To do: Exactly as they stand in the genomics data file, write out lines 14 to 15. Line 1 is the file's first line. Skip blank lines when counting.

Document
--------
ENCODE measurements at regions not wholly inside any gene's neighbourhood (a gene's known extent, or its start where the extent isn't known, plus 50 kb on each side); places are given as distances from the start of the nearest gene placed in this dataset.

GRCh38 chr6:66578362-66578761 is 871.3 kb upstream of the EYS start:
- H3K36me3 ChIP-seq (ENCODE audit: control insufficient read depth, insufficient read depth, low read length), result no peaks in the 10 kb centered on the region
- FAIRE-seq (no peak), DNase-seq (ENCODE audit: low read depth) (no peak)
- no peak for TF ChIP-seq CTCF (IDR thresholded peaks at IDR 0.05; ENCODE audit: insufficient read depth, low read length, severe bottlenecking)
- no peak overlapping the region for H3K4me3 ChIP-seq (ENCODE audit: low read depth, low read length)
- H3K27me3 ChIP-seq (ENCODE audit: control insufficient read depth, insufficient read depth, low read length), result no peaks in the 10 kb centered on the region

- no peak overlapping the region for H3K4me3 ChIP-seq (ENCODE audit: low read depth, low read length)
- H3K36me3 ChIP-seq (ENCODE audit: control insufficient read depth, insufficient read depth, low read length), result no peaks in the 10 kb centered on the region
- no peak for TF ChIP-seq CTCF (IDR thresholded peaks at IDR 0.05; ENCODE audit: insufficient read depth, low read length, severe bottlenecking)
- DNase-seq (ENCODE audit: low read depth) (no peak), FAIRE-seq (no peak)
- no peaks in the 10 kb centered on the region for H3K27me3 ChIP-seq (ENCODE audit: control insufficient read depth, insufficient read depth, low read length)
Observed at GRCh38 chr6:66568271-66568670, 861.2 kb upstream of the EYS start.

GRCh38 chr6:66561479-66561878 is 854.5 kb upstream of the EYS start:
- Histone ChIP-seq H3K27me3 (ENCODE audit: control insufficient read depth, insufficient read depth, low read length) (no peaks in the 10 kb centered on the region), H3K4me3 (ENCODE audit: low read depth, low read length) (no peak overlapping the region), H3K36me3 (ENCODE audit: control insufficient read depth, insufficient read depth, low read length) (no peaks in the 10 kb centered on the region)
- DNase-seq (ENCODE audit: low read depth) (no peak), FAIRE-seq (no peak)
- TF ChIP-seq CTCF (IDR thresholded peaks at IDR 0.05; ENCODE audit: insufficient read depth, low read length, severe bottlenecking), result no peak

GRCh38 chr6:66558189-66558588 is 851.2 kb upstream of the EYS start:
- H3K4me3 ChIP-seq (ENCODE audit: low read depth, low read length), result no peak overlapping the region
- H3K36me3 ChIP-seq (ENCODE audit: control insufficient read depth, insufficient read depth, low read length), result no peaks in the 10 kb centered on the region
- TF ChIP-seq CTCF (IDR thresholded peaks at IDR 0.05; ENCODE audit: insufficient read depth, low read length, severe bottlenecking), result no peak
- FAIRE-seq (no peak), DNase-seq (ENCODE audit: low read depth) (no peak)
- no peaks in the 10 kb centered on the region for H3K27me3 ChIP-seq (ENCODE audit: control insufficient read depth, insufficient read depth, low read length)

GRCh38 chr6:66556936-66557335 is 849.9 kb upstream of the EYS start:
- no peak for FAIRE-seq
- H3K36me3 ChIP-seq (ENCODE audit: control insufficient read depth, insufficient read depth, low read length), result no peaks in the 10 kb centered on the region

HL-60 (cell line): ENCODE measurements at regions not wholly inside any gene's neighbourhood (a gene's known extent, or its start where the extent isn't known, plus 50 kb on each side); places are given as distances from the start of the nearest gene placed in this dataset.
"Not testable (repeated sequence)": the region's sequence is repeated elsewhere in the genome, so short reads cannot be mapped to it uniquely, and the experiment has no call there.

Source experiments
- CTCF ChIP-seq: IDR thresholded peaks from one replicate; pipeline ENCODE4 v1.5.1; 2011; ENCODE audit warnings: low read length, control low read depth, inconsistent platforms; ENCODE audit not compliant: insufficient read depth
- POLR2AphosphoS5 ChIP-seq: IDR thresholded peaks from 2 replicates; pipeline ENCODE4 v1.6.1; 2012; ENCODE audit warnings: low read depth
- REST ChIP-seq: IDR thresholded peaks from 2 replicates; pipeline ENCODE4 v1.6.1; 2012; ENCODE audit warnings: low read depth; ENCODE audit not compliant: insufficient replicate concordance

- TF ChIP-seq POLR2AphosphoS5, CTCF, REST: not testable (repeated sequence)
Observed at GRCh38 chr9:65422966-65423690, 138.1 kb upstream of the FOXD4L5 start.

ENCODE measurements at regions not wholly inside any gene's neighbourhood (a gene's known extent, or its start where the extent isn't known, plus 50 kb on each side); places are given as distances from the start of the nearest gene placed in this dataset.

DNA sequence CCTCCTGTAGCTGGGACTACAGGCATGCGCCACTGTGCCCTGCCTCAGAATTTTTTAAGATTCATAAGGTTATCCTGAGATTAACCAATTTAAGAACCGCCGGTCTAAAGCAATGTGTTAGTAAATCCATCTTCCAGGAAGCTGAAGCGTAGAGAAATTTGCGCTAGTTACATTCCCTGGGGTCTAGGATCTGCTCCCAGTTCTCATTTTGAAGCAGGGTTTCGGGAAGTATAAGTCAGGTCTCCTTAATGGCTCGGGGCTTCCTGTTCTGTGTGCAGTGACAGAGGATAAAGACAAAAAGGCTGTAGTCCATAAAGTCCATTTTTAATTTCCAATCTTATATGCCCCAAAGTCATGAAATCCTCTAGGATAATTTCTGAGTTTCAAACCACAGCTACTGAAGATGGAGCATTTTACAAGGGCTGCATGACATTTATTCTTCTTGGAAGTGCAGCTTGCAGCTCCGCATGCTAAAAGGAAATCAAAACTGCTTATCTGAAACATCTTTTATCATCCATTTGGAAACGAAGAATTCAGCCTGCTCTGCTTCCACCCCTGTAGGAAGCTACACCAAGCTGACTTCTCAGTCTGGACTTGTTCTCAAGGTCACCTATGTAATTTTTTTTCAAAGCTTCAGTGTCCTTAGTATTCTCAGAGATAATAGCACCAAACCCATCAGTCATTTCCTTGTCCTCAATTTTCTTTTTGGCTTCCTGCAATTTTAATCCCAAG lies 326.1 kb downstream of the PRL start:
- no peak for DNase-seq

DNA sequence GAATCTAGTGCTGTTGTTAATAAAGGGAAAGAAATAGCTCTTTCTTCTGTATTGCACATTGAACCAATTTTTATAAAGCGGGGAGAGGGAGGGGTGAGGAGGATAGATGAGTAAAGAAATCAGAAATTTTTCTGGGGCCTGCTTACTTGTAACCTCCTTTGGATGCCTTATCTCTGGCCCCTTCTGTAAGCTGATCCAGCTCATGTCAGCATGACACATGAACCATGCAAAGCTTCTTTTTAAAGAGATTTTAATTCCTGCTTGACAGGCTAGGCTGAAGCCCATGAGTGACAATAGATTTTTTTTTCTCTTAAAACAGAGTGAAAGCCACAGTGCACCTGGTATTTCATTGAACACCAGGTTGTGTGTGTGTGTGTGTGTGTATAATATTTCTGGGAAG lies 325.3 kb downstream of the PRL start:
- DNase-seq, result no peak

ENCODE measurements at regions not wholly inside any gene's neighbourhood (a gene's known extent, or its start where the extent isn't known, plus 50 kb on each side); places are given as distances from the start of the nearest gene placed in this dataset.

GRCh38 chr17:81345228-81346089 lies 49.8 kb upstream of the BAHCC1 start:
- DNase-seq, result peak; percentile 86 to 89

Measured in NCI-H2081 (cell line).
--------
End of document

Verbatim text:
GRCh38 chr6:66561479-66561878 is 854.5 kb upstream of the EYS start:
- Histone ChIP-seq H3K27me3 (ENCODE audit: control insufficient read depth, insufficient read depth, low read length) (no peaks in the 10 kb centered on the region), H3K4me3 (ENCODE audit: low read depth, low read length) (no peak overlapping the region), H3K36me3 (ENCODE audit: control insufficient read depth, insufficient read depth, low read length) (no peaks in the 10 kb centered on the region)